Jayne Venables left work at her family’s firm as soon as she got her diagnosis of PH.
“When I started to become ill, I was employed as office manager, luckily at my family’s property maintenance company. They were obviously aware that I wasn’t well, especially with my breathing. I would arrive at work extremely breathless and eventually other tasks became more difficult. I worked until the day I had my provisional diagnosis, when I was admitted into hospital.
I never went back to work; the job was a full-time role and even part-time wasn’t an option [for my health].
I received full pay in the form of sick pay from work for 28 weeks, before transferring to statutory sick pay.
This was obviously a cut in income and to compound issues, my husband had been taking a combination of annual leave and sick leave from his employers to look after me, and also to look after the children who were still at primary school at that time. I was diagnosed in May 2014 and by August 2014 they had sacked him.
The union were involved, and he received an apology and was reinstated – however this was on the basis that he would not take any further leave to look after me. He had to refuse, and at this point we went from having a dual income to none.
I had a couple of pensions that I managed to take early, at 45. These were at a lower rate, obviously, than they would have been if they had been able to run to full term.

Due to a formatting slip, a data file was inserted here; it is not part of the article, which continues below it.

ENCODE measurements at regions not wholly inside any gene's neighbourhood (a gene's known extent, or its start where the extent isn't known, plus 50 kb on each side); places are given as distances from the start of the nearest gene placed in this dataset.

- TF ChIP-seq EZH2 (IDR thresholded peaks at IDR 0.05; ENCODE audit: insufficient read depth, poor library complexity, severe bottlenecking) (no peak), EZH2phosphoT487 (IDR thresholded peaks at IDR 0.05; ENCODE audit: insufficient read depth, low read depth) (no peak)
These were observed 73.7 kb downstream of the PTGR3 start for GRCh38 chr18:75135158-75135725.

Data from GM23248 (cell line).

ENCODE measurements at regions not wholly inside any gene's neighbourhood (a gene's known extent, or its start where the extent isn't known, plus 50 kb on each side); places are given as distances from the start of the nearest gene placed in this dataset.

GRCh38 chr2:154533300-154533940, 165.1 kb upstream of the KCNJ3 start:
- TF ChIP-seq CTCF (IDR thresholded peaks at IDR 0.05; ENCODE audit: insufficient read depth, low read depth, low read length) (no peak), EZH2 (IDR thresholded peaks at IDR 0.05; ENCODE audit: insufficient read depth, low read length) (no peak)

To be honest, giving up work was a relief. It had been very difficult and was only getting worse. I would like to find some sort of work now, mainly to keep my brain ticking over, but it would be very difficult.
Firstly, with PAH you never know if you’re going to have a good day or one that you need to be in bed for– basically, you’re unreliable to an employer. Equally, I have to take into account that any income I receive has to be declared to the Department of Work and Pensions. I’m still on old-style Employment and Support Allowance (ESA) and unable to do any work, including permitted. My husband would also have to declare any income due to his Carers Allowance.
Personally, I don’t like saying that I’m medically retired. I prefer to say that I took early retirement, at 45.
For those considering it, see if your employers will consider part-time, but with the proviso that considerations need to be made – for example, you will very likely need to have regular time off, either sick or attending appointments. Explore the possibility of taking any pensions early but look into this fully with specialist advice.
At the end of the day though, guilt should not make a sick person stay in work. You only have one life.”